Winning starts with an attitude: the lagos city marathon
People are always a product of the process they chose to go through. Nelson Mandela confirmed this when a journalist was interviewing him on his groundbreaking election as the first President of South Africa. The meticulous journalist asked the legend, “Sir, today you have become an extraordinary man, how do you feel about this?” The late Mandela shook his head and looked straight into his eyes and replied, “I am not extraordinary because I am the president of South Africa; I became extraordinary because I went through extraordinary circumstances.”
In life, there are many things that happen by accident but success is not one of them. Winning is never an accident; it is an accumulation of daily activities and sacrifices that are upheld consistently over time. There is nothing like sudden success or failure; people that will succeed or fail in life do it “instalmentally”. Lionel Messi emphasized the imperativeness of our daily routine to our success story when he said, “I start early and I stayed late, day after day, year after year. It took me 17 years and 114 days to become an overnight success”. Jody Victor said, “The secret of success is hidden in your daily routine”.
Have you ever wondered why countries in East Africa have always dominated marathon competitions? Countries like Kenya, Ethiopia, Tanzania and South Sudan have always dominated the marathon contest. Kenya and Ethiopia are renowned for producing some of the world’s top track stars. Runners from the two countries have dominated world athletics for almost five decades and their dominance does not seem to be likely to end anytime soon.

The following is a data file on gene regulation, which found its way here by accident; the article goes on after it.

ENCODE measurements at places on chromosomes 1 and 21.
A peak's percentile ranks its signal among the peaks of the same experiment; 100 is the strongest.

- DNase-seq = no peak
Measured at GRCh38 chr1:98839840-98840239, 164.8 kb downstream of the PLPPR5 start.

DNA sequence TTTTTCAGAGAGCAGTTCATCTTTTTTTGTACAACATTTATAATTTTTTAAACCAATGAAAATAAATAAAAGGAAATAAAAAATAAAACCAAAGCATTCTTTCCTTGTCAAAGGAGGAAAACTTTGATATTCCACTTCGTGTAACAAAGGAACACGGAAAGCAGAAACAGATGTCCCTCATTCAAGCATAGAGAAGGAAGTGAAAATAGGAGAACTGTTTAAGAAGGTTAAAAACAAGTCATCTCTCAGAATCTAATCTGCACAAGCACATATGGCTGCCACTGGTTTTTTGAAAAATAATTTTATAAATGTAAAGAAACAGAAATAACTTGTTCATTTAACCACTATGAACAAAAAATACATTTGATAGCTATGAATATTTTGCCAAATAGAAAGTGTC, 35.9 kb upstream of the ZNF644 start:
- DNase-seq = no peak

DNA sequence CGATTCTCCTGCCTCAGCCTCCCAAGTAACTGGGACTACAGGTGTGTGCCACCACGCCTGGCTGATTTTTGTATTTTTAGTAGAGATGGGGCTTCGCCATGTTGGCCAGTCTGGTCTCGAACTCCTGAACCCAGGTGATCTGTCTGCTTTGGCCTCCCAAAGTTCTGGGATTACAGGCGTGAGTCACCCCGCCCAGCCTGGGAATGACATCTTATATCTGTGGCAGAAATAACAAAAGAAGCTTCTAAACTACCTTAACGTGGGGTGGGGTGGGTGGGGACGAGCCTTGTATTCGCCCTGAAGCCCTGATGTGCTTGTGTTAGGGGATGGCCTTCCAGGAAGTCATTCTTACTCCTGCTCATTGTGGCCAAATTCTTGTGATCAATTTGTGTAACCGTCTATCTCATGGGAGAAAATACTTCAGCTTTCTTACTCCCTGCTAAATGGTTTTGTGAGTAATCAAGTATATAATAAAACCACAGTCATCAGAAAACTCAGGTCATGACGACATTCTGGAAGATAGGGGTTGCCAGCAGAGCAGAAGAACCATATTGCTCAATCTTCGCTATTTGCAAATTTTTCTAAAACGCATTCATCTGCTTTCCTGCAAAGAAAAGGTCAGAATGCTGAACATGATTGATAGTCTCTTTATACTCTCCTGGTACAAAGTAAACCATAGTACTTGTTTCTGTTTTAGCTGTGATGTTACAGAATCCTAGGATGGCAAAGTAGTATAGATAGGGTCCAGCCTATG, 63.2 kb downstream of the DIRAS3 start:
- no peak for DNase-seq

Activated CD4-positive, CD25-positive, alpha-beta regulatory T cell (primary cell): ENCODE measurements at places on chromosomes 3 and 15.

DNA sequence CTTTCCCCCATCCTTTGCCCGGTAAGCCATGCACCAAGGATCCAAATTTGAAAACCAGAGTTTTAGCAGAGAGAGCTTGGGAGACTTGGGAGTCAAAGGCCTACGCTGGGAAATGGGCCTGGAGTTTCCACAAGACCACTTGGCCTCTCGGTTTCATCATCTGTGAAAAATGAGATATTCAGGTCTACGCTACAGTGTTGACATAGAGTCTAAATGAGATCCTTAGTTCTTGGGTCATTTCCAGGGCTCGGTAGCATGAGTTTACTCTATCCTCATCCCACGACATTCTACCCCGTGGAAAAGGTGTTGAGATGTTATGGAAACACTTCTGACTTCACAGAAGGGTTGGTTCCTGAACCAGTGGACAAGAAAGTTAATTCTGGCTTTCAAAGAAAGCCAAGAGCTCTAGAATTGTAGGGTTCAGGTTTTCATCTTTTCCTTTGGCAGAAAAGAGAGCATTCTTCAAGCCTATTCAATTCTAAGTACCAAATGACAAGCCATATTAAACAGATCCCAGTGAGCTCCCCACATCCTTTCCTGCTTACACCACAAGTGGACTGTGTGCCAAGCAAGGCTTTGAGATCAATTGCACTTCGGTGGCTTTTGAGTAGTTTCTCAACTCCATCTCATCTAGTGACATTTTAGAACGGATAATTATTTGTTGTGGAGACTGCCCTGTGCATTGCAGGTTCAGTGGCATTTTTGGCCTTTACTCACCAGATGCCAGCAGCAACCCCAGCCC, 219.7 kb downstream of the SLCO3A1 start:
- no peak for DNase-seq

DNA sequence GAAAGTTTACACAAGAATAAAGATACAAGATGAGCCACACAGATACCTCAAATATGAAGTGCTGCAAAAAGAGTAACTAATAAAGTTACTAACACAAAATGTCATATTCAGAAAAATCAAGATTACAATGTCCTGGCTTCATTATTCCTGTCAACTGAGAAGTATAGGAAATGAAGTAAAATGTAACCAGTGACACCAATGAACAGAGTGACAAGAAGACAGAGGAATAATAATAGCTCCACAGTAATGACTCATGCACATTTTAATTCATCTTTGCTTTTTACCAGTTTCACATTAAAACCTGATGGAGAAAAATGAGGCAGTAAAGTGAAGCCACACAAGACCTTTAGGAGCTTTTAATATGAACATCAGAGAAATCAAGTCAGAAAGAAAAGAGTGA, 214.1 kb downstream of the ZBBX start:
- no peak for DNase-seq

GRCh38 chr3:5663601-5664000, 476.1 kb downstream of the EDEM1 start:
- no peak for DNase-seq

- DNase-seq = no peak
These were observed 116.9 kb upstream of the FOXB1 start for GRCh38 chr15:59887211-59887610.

It was, therefore, not a coincidence when out of a total of 55,000 local and foreign runners that participated in the 2017 Access Bank Lagos City Marathon, East Africans came out unequalled in the thrilling competition as follows: 1st Prize (Abraham Kiptun of Kenya), 2nd Prize (Ronny Kipkoech of Kenya) and 3rd Prize (Regasa Bejiga of Ethiopia). Talented athletes have always emerged from East Africa, but no other nation on the continent has been able to match Kenya’s consistent ability to produce champions year in, year out. How did an ethnic minority that makes up 0.06 per cent of the world’s population came to dominate most of its long-distance races? Kenyan athletes are so dominant that the marathon race is now jokingly referred to as the “Kenyan Championships.”
Kenyan and Ethiopian runners first came to the limelight during the 1968 Mexico City Olympics. It was during that event that Kenyan runner Kipchoge Keino defeated Jim Ryun, ushering in an era of global dominance of the East Africans in endurance races. What is even more surprising is that Keino had a gallbladder infection. He was running while in extreme pain, and he still won gold. So the question is, what drives such a type of extreme endurance?
It has been argued over the years that Kenyan runners may possess certain qualities that drive their ability to win. Theories abound as to why this is the case, but the one that stood above the rest is their culture of long distance walk to schools even at a very tender age! Others say a lot of runners hail from the Rift Valley, a part of the country with high altitude, and this gives the athletes an edge. The high elevation, about 7,000 feet, could help runners there develop lungs capable of functioning in thinner air. When these runners descend to the relatively low-elevation courses at Boston or Beijing, the thicker atmosphere there would give them, in effect, a sustained oxygen boost.
The combination of high altitude, optimal conditions, intense training and a culture of long distance strolls is said to prepare an average Kenyan to beat his counterpart to the marathon contest anywhere in the world. For an average Kenyan, marathon is a way of life as they are culturally nurtured to value long distance walk over the luxury of modern alternatives.